An environmental policy is a statement about an organisation’s environmental position and values. This policy should aim at ensuring the sustainable management of the environment and natural resources, such as unique terrestrial and aquatic ecosystems, for national economic growth and improved people’s livelihood and well-being. As people in the world over are becoming increasingly aware of environmental issues, an environmental policy can also benefit a tourist facility by creating market friction in its favour. A publicly advertised policy shows stakeholders that a facility has considered its environmental performance and has adopted best practice or is working towards improving its environmental performance.

The Ecotourism Kenya Certification Scheme has a set standard on environmental policy that emphasizes on;

  • Clear written sustainability/environmental policy
  • Show responsive and conclusive address to responsible resource use, environmental conservation, cultural issues, socio-economic investment, health & safety and quality issues
  • Evidence of proper communication, translation/implementation of policies into action
  • Evidence of an Environmental Management System  appropriate to nature, scale and scope of the business, and current Environmental Management Plan with clarity and specificity of plan (goals, targets, etc.) and execution (allocation of responsibility, clear timeframes etc.)

The guidelines in formulation of an environmental policy are borrowed from constitutional and legal requirements of rights and freedoms as well as environmental protection. They include;

  • Every person in Kenya has a right to a clean and healthy environment and a duty to safeguard and enhance the environment.
  • The right to development should be exercised taking into consideration the economic, social and environmental needs.


  • The architechtural design blend with the natural environment
  • The structure is lifted off the ground to prevent interference with natural vegetation
  • There is no hindrance of animal movement


  • An integrated ecosystem approach to conserving environmental resource should be adopted and enhanced to ensure that all ecosystems are managed in an integrated manner while also providing a range of benefits to people. This ideally means focusing all factors of the environment plants, animals, non-living components and human beings as a whole system and how they affect each other instead of focusing on only one area.
  • Environmental resources should be utilized in a manner that does not compromise the quality and value of the resource, or decrease the carrying capacity of supporting ecosystems. In essence there should be no pollution of resources such as water, land or air.
  • The facility should be based on long term views where present generations make choices that benefit them without compromising the ability of future generations to meet their own needs.  This involves wise use or careful consumption of resources especially those that are not easily renewable such as trees, fossil fuels.
  • The facility should be through decentralization and devolution of responsibilities to the lowest level possible. Every employee should be included in implementing environmental targets.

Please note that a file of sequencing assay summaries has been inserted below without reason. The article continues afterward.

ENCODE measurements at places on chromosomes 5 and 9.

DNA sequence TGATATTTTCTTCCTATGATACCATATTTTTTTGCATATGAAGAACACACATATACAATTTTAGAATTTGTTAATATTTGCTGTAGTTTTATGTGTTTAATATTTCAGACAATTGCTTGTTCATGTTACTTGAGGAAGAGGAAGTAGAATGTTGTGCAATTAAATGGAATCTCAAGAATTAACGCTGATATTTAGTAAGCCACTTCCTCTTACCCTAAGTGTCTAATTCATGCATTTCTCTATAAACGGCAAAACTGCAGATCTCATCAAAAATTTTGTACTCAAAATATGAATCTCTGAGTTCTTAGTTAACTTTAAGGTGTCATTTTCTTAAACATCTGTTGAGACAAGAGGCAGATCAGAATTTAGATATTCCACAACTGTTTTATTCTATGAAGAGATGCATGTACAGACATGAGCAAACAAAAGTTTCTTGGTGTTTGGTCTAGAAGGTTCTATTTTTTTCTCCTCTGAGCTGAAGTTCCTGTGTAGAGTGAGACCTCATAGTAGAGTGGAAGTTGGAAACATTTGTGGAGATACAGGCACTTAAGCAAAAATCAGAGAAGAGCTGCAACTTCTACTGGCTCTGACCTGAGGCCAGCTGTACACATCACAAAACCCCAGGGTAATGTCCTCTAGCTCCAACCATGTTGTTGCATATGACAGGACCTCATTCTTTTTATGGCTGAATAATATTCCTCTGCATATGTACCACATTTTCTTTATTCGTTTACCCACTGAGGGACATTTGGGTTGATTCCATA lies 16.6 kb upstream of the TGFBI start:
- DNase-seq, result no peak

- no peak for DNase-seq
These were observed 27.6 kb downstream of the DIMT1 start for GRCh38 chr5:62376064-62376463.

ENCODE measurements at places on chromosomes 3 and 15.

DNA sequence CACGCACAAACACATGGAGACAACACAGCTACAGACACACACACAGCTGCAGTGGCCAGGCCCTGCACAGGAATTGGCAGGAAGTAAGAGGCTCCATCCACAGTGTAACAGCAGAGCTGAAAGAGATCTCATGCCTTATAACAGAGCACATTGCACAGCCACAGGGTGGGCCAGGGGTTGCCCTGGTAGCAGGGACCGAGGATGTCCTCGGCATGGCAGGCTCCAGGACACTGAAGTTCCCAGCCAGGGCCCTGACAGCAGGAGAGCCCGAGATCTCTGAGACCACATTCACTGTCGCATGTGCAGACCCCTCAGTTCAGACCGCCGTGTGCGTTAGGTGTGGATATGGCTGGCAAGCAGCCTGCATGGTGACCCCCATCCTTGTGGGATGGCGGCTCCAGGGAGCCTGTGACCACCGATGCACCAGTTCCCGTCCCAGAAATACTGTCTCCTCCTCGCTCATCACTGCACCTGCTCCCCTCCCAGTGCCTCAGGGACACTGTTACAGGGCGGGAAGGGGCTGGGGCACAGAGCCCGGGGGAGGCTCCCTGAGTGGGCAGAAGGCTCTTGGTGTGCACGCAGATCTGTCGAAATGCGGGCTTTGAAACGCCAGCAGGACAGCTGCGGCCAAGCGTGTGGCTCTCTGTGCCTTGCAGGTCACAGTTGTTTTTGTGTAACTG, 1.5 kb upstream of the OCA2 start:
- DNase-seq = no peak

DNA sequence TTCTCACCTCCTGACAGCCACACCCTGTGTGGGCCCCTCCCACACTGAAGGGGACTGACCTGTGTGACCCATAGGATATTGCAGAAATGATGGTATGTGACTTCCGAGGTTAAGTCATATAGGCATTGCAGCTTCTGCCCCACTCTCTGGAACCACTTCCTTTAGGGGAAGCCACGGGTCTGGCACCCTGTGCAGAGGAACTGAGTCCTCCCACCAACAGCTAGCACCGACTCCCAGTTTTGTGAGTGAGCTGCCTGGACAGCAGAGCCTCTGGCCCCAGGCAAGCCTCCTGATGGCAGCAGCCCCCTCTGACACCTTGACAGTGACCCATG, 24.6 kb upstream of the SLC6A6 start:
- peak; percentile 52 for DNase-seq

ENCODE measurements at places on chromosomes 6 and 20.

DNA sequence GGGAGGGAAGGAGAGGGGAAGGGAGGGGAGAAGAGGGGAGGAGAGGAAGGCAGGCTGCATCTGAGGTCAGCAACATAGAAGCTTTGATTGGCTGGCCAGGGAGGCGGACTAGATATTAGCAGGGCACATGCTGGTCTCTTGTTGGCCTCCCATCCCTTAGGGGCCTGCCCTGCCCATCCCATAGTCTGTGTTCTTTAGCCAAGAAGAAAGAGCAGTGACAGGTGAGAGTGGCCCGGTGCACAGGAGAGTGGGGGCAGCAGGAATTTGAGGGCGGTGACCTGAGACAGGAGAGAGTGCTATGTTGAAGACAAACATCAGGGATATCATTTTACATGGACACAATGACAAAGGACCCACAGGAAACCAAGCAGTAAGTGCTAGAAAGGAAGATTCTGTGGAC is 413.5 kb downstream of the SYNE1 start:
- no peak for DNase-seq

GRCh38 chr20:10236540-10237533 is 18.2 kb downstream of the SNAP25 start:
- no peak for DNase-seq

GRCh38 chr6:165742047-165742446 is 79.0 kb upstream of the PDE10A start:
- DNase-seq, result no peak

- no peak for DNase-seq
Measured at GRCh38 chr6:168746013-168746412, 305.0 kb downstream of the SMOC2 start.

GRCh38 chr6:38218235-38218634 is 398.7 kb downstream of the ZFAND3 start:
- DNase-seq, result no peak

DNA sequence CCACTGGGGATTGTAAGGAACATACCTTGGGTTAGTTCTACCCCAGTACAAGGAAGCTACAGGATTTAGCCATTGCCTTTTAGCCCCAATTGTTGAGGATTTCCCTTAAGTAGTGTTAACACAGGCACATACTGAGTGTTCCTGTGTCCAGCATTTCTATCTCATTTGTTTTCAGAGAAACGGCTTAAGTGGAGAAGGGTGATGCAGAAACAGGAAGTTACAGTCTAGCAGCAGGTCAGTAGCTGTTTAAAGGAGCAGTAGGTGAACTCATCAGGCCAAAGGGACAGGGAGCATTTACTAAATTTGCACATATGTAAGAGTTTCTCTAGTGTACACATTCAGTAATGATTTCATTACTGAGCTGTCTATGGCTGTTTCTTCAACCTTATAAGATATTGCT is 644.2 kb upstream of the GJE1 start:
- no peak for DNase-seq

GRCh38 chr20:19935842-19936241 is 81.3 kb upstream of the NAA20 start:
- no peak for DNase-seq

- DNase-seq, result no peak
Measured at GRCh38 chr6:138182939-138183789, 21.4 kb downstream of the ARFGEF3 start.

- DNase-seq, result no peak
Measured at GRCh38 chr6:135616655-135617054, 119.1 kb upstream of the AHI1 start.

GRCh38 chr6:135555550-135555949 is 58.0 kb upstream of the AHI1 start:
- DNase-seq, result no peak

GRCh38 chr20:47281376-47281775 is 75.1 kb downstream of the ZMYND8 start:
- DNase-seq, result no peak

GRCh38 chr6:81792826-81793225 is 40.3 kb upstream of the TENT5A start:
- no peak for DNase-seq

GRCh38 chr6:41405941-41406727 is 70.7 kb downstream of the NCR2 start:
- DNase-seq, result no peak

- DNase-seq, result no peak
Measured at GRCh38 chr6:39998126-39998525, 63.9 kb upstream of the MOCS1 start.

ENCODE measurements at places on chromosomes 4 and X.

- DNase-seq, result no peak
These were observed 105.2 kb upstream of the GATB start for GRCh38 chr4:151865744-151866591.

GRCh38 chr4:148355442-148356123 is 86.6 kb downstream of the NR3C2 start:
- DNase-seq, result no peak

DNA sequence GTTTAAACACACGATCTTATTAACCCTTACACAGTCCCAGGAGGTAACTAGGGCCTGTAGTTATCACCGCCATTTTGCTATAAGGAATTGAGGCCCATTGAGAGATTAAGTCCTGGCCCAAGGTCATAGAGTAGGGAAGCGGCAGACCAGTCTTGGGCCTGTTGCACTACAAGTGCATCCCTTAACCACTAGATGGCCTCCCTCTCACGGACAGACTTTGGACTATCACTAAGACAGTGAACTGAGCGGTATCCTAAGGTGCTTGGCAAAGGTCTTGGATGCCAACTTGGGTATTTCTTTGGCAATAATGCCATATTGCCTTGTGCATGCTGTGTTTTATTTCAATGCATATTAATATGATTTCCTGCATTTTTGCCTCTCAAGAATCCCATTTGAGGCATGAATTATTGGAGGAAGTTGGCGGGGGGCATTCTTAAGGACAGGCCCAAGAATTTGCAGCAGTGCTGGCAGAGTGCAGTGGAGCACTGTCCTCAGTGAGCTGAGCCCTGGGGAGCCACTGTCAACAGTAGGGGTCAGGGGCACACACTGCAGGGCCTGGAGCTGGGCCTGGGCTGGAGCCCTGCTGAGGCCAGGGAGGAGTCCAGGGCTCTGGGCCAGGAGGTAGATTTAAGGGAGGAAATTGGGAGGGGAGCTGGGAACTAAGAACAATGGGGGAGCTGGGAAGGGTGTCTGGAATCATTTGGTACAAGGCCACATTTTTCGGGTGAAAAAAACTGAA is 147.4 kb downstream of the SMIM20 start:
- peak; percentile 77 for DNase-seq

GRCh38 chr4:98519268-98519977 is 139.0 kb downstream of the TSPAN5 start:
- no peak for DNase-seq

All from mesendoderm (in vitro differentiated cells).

<Facility> aims at achieving continual environmental improvement through implementing a management system with objectives and targets

Under this policy environmental consideration will play a key role in support of our plan to promote protection and conservation of natural resources while providing our customers with the highest quality products and services.

<Facility>’s objectives under this policy are the following:

§  Ensure there is environmental consideration in all business operations

§  Demonstrate commitment to our, community and leadership in our industry in the protection of the natural environment

To achieve these objectives <Facility> has committed to:

§  Compliance with all applicable environmental and health & safety laws, regulations and codes of conduct and apply responsible standards where regulations do not exist

§  Manage business operations with the aim of preventing incidents and controlling emissions and waste with utmost consideration for the environment

§  Improve employee and visitor awareness and concern of the environment through training and communication of this policy

§  Respect the culture and customs of the local people and ensure that guests are briefed on socially acceptable and unacceptable behavior

§  Promote social responsibility to the community through sustainable use of resources which directly benefits the local people

§  Strive towards continuous improvement of operations by stimulating innovations and environmentally friendly alternatives and technologies

<Facility> will ensure compliance with this policy promoting utmost concern for the environment in all its operations.

This policy shall apply to all of <Facility>’s chains, business units, employees, and contractors in service to our business.





Statistics show that fire kills more people every year than any other force of nature. Fire is a terrifying weapon with unlimited destruction that if not well managed can cause massive damage in a matter of minutes! Fire can wreak havoc on the environment destroying biodiversity, millions of shillings in infrastructure and property while also leading to loss of human lives, injuries and causing permanent disabilities.